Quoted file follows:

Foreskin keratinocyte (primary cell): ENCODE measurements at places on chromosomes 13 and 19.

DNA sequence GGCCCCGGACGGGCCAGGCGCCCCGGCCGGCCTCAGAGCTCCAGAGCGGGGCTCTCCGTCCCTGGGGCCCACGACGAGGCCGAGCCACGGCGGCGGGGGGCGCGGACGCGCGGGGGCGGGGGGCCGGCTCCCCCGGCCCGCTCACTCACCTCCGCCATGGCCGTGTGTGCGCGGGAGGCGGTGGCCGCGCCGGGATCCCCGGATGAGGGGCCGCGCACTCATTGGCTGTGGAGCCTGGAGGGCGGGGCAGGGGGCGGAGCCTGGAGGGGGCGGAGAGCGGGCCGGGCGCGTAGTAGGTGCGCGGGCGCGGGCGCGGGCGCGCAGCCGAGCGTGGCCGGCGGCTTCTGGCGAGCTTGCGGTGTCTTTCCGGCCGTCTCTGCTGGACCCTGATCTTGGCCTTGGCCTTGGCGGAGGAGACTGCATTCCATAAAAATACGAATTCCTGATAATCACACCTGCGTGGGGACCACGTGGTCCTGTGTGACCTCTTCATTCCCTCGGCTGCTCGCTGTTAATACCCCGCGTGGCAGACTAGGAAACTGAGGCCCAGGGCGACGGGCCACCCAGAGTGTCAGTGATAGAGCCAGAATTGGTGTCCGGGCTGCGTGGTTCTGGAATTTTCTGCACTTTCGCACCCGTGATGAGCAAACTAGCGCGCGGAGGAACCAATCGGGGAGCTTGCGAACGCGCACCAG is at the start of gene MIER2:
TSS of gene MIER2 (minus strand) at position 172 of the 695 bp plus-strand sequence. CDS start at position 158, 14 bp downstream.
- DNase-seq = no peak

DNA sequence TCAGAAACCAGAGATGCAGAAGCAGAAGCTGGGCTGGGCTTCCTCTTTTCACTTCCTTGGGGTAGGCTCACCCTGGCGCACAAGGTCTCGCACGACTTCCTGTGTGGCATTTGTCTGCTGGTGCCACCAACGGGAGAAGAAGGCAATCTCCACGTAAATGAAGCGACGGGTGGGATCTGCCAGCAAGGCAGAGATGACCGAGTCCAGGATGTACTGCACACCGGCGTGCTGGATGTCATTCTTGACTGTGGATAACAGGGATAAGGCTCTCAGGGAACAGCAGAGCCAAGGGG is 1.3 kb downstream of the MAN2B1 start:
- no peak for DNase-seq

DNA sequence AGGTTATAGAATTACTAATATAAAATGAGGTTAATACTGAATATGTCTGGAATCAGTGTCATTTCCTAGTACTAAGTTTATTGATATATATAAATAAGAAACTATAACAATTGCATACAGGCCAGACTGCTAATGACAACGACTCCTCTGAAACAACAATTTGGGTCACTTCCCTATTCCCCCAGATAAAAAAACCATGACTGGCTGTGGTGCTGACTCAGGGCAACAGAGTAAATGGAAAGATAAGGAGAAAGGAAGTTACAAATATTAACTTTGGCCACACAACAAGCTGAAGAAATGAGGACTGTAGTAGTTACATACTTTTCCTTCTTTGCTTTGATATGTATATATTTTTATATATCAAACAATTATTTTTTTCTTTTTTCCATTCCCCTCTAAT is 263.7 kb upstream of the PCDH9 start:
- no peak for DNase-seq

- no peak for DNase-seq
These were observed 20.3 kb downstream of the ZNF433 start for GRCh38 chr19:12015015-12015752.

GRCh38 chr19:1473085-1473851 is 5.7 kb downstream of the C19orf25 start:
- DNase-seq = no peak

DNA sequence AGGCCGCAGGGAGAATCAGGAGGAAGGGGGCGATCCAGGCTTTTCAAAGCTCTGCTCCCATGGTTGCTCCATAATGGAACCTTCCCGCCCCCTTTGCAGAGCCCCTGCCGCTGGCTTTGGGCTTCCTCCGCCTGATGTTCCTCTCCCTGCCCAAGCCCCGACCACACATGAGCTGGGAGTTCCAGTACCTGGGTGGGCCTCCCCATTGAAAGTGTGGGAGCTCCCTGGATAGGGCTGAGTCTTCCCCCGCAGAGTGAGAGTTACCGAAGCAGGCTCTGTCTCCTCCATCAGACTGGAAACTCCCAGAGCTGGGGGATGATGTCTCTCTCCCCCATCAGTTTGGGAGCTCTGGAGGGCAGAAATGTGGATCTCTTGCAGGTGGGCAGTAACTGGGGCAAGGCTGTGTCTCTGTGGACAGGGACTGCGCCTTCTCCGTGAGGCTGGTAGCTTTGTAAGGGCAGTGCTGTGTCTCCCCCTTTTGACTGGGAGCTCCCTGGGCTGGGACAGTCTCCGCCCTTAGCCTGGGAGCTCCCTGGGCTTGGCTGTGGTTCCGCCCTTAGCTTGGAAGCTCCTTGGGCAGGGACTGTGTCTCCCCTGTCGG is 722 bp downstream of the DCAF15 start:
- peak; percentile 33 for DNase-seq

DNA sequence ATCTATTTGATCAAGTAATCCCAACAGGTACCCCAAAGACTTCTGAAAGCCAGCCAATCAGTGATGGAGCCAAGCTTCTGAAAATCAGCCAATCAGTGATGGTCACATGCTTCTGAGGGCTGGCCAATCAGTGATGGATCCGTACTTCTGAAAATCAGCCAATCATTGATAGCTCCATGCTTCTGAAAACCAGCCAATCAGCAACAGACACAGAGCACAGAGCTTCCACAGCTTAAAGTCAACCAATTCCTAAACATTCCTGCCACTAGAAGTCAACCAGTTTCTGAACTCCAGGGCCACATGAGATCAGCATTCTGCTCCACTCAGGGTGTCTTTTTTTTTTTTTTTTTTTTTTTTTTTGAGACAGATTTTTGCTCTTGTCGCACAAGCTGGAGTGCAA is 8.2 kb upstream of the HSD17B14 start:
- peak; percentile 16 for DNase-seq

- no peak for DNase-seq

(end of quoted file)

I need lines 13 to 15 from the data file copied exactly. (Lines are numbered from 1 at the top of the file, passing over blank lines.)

DNA sequence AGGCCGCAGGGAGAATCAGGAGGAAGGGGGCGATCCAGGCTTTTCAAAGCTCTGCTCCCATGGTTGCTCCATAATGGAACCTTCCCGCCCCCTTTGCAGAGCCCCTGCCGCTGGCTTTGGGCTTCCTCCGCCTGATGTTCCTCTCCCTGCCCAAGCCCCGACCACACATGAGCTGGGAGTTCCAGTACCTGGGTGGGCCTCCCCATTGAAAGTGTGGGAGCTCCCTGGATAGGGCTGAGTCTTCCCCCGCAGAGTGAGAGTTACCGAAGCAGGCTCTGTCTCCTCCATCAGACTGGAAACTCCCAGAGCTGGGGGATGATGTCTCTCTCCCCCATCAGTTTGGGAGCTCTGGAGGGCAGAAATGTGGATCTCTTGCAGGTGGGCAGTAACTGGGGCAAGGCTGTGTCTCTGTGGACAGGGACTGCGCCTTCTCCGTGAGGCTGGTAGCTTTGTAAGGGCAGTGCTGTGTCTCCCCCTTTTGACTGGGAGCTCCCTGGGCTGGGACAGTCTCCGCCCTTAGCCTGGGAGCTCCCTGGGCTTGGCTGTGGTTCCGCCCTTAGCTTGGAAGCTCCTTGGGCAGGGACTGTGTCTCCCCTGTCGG is 722 bp downstream of the DCAF15 start:
- peak; percentile 33 for DNase-seq

DNA sequence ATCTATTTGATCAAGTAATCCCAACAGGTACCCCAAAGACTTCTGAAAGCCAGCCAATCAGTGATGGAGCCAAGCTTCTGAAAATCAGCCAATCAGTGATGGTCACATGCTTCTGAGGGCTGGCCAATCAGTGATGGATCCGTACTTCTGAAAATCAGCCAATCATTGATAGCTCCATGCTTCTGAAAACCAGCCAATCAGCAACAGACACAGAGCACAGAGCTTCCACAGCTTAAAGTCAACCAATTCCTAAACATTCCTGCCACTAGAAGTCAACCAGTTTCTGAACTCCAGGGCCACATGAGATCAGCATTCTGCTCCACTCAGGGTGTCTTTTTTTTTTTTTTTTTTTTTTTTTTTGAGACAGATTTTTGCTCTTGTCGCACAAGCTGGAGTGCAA is 8.2 kb upstream of the HSD17B14 start: